Mandatory fun is bad. I don’t mean it’s badly intentioned. I’m sure whatever powers that be inflict mandatory fun on the rest of us probably think they’re doing something positive, if not exactly something wonderful. It just seems to me that the forced joviality of people who work together pretending to be the best of friends feels awful in just about every possible way. Consider, if you will, when was the last time you had an unadulterated good time at the office Christmas party or the company picnic? For the record, I don’t consider going because you need to “make an appearance” or because it’s slightly better than spending those hours at your desk to qualify as fun in this instance.
Most people make at least some small effort to have a firewall between what they do for fun and what they do to make a living. Maybe there was a time long ago, before everyone was an easily offended, uptight stick in the mud, when these official organizational celebrations were good times. Today they mostly feel like a formality – just a small nod to that bygone era. Most people will go along with it, of course, because making waves is rarely the best tactic to endear yourself to whatever bosses you serve. Go along. Get along. It’s one of the oldest stories in the working world.
If you insist on mandatory fun, my recommendation is to keep it simple. Make sure there’s lots of food, back up a beer truck, and maybe hire a band. Let people self-select with what and who they choose to engage. That’s probably about as good a situation as you’re likely to manufacture. There are ways to screw that up, though. You could overlay the lukewarm pay as you go food with several mandatory training events and dispense with the beer truck, thus ensuring that even the illusion of a “fun day away from the office” is shattered completely.
It’s easy in cases like this to blame the planners… but I can reasonably assure you that they want to deliver a better product than the specified and implied guidance allows. Experience tells me that the real fault in these cases lies in the realm of leadership and the good idea fairies that dwell with them. I mean if someone really was all that interested in boosting my morale, all they’d have to do was give me a couple of hours off and point me towards the closest used book shop. I don’t expect there would be a line for that, but then again I don’t subscribe to the idea that a good time necessarily has to be a team activity.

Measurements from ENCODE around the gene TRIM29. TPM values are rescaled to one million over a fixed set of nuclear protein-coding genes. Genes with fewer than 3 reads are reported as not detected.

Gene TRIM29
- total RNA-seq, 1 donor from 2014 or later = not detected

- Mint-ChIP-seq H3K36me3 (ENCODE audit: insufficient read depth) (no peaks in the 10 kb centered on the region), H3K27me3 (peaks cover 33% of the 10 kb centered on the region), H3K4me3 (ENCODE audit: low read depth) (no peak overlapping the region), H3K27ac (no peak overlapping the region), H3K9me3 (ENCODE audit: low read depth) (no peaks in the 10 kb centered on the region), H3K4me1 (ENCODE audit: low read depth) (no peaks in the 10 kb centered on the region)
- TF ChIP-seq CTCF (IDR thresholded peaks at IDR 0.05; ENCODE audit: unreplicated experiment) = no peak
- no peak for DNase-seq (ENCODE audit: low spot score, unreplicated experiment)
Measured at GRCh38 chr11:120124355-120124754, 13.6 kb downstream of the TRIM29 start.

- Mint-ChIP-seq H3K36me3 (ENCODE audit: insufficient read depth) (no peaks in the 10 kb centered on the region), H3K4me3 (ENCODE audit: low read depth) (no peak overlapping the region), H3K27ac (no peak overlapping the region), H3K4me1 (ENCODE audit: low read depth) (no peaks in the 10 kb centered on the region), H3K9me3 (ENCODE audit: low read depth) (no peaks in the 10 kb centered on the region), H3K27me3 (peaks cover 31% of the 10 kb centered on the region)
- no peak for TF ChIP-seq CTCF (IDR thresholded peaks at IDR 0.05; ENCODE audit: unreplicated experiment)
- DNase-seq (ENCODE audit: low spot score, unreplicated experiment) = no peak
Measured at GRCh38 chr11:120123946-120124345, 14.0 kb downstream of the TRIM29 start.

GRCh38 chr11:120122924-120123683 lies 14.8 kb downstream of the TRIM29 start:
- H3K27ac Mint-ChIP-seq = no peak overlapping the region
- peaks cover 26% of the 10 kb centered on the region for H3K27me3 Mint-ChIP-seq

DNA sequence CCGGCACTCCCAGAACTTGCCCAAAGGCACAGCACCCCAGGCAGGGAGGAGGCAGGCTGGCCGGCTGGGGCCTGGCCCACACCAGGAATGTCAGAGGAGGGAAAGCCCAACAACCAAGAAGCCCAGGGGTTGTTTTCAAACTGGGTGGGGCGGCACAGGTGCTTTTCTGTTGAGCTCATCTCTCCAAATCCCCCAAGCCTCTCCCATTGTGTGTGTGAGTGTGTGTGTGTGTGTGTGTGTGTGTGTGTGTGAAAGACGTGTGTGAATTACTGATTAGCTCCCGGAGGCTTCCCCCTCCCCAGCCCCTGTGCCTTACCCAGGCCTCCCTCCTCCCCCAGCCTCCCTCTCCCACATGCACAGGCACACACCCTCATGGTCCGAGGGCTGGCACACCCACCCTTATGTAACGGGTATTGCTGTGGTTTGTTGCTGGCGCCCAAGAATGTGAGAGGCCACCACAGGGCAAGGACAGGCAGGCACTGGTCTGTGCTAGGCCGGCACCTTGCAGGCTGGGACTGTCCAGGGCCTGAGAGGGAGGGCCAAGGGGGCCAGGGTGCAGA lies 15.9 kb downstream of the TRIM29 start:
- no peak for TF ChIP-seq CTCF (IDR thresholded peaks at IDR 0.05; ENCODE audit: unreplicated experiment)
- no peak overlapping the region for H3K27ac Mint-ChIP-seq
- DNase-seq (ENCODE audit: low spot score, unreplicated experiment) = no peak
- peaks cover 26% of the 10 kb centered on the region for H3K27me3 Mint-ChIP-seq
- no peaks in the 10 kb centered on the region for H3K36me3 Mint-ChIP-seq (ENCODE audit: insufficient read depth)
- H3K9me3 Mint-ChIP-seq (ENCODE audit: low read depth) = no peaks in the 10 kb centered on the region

One of the issues I have with Large Important Events is that they tend to take months to pull together properly. By the time they arrive, you’re running flat out just to keep from falling behind. They chew up months and it feels like you should be entitled to a big ending.
Independence Day ends with fireworks. A public execution ends with a hanging on the courthouse lawn. There’s a final moment of something that marks the definitive end point.
With us, though, it’s just a whole lot of build up with no pay off. There’s no money shot. The end just kind of dribbles out… and those who endured it limp home with whatever you call the event planning version blue balls.
I can say ” I don’t give a shit” a thousand times, but the reality is that when my name is attached to something, I actually do give a shit. I give a shit not really because I have any particular use or affection for the thing itself, but because I care deeply that the thing in some way has my name attached to it… and I prefer that my name not be attached to a big steaming pile of shit.
Sure, it’s the sin of pride or something, but I’ve just never particularly liked the idea of doing half-assed work. You’d think by now it would be an operating condition I would be use to – particularly when people who should know better seem utterly oblivious to the size of the wrenches they regularly throw into the machinery at the last possible moment. Of course then they have the audacity to ask accusingly why the goddamned machinery broke down.